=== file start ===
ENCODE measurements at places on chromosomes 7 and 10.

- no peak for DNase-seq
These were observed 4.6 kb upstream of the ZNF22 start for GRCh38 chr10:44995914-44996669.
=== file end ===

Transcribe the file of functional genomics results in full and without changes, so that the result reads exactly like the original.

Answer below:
ENCODE measurements at places on chromosomes 7 and 10.

- no peak for DNase-seq
These were observed 4.6 kb upstream of the ZNF22 start for GRCh38 chr10:44995914-44996669.